It almost sounded as if Gary Gray was apologizing for the cabbage.
“It just makes one head,” he told a handful of visitors who had gathered around him. “It’s just the one plant with the one head of cabbage.”
“Hmm,” one woman uttered, taking it all in.
Gray was giving tours at the Master Gardeners demonstration garden this week, as the summer crops were being finished up in preparation for the planting of a fall garden.
Gray, a master gardener who oversees the garden at Sixth Avenue and Idaho Street, across from the Cooperative Extension Service building, was enjoying a mild-weather morning as he took three waves of visitors through the two-acre plot.
After talking about the cabbage that would be coming up soon, Gray led the group over to the herb garden, some grown for fragrance, some for use in the kitchen and some just for bees to enjoy.
The soil is black and fertile and drains well — perfect for the work at hand.
“You could throw in a nail and grow steel out here,” said Susan Buckner, one of the volunteers. “We would love to tell you it’s because we are so gifted, but it’s really the dirt.”
“Well, we’re gifted, too,” Gray said.
“Yes, we do know what to do with good dirt,” Buckner said.
The garden is staffed by about 50 volunteers, all of whom are master gardeners. During the hottest parts of the summer, they come early and set about taking care of their specific areas. One woman who is limited in what she can do cares for the okra to make sure what is harvested is still good and hasn’t turned woody.
The plot is diverse. The biggest swath is where crops are rowed up, but there are also raised beds, made out of narrow wood containers, elevated a few feet off the ground to make caring for what’s in them a little easier on the back.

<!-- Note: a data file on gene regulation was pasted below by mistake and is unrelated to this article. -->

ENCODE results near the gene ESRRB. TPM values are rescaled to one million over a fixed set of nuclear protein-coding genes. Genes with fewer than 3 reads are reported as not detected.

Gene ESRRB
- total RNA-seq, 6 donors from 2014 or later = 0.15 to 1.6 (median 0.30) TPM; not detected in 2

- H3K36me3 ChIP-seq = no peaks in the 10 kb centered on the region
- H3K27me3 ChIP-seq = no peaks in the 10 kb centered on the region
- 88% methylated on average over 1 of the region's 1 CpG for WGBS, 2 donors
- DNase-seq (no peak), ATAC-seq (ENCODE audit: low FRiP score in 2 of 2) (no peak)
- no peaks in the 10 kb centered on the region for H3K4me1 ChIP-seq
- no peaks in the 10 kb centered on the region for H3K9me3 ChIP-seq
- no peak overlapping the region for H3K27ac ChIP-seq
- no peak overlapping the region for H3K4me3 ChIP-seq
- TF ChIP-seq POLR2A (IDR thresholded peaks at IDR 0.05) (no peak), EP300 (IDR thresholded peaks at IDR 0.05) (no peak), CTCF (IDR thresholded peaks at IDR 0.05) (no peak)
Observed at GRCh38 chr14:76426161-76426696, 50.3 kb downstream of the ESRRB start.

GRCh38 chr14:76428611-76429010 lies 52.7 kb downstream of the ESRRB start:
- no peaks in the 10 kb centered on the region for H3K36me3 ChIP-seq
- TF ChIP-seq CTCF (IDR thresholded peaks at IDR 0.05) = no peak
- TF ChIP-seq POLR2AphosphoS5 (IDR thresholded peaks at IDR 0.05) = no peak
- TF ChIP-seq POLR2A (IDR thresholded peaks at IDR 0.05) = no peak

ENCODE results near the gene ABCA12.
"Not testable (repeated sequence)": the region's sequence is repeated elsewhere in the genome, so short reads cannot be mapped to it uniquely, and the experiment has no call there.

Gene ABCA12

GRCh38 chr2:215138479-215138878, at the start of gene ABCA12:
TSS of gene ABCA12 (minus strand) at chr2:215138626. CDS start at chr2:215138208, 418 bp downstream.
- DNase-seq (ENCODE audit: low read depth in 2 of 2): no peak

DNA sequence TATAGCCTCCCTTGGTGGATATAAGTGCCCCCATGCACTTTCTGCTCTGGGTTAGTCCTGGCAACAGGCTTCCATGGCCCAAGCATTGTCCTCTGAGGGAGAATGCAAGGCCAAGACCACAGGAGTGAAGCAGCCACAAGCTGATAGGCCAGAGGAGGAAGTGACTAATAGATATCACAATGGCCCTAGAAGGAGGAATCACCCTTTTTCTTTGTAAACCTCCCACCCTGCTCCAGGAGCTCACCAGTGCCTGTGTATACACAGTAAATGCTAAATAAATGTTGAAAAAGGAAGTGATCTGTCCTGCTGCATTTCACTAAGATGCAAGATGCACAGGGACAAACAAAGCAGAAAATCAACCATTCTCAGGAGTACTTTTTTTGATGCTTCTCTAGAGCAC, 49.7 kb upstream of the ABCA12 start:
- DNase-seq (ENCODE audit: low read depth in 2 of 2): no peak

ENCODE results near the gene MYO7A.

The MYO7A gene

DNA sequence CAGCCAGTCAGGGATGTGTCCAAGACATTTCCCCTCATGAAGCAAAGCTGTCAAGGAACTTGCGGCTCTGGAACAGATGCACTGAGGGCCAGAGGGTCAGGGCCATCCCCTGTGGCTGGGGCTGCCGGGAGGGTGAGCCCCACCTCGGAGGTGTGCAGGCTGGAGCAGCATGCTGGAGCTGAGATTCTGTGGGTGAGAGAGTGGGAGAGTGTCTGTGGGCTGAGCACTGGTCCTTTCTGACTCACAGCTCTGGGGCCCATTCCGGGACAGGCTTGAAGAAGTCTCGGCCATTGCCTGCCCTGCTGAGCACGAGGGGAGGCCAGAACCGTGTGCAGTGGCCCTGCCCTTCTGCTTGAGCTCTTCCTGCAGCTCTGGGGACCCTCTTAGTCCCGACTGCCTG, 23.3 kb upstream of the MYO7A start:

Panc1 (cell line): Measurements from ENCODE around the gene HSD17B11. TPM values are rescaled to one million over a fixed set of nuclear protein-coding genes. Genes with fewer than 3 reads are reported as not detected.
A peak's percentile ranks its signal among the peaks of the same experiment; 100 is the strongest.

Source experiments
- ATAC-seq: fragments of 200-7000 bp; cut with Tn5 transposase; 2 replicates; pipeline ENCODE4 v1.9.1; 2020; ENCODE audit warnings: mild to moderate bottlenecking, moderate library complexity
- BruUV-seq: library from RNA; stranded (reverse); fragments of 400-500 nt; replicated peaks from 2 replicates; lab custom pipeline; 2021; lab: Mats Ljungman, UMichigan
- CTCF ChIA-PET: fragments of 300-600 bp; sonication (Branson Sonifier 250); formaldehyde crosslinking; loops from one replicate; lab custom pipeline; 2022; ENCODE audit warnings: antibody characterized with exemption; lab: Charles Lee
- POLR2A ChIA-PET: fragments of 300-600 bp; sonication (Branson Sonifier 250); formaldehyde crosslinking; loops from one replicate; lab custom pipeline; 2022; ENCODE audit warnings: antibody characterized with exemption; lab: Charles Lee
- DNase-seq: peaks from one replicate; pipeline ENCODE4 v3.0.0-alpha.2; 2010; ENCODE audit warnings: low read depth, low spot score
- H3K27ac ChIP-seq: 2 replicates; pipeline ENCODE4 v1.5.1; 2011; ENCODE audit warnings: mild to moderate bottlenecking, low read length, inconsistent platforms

And along the sides and back are flowers and other plantings that are there just for the joy of their existence. In the butterfly garden, a monarch posed on a butterfly bush.
A few feet away, there was a buckeye tree, getting close to distributing its good luck charms on the ground.
Down the way is a greenhouse that the volunteers built. And behind that was a row of giant sweet potatoes being dug. On this particular morning, volunteer Roger Area and Kevin Harris, the urban stormwater agent with the Cooperative Extension Service, were helping each other pick up basketfuls of the potatoes and move them inside the greenhouse for safekeeping.
Even with all of the attention from so many hands, the effort is still hard work.
Because the ground is so rich, weeds love it, too, and a lot of attention is paid to keeping them at bay. There are also moles, which require constant attention, and there are even big gophers that live underground.
“At least they keep the dirt tilled up,” Buckner said of the gophers as she stood near a hole, holding her hands several inches apart to estimate the size of their heads. “And, really, you can’t do anything about them.”
Gray said those who work at the garden can take home a few vegetables for their personal use.
“That’s your reward for coming out here and working,” he said.
But the majority of what is raised — many hundreds of pounds of produce — goes to Neighbor to Neighbor and the Salvation Army, he said, adding that every Tuesday and Thursday, food is delivered to those agencies. “Peas, squash, sweet potatoes … the main purpose is to help with the hungry,” Gray said.
Up toward the entrance to the garden is a covered pavilion. More volunteers were there and at the ready with gift bags in case more visitors arrived. Brenda Tillman, who used a cane to get around, gently pruned some of the dead out of an area devoted to flowers. She is retired, having worked for the Department of Human Services, and before that, as a teacher.
“I’m brand new,” she said when asked how long she had been volunteering. “This is my first year.”
“But she’s found her calling,” Buckner said.
“That’s it,” Tillman said. “I’m having a wonderful time.”
Kevin Harris, (left) a Cooperative Extension Service agent, and volunteer Roger Area tend to a basketful of sweet potatoes. (Pine Bluff Commercial/Byron Tate)
Gary Gray, who oversees the Cooperative Extension Service demonstration garden, talks to visitors about what has been planted in the garden this summer and what is about to be planted for the fall. (Pine Bluff Commercial/Byron Tate)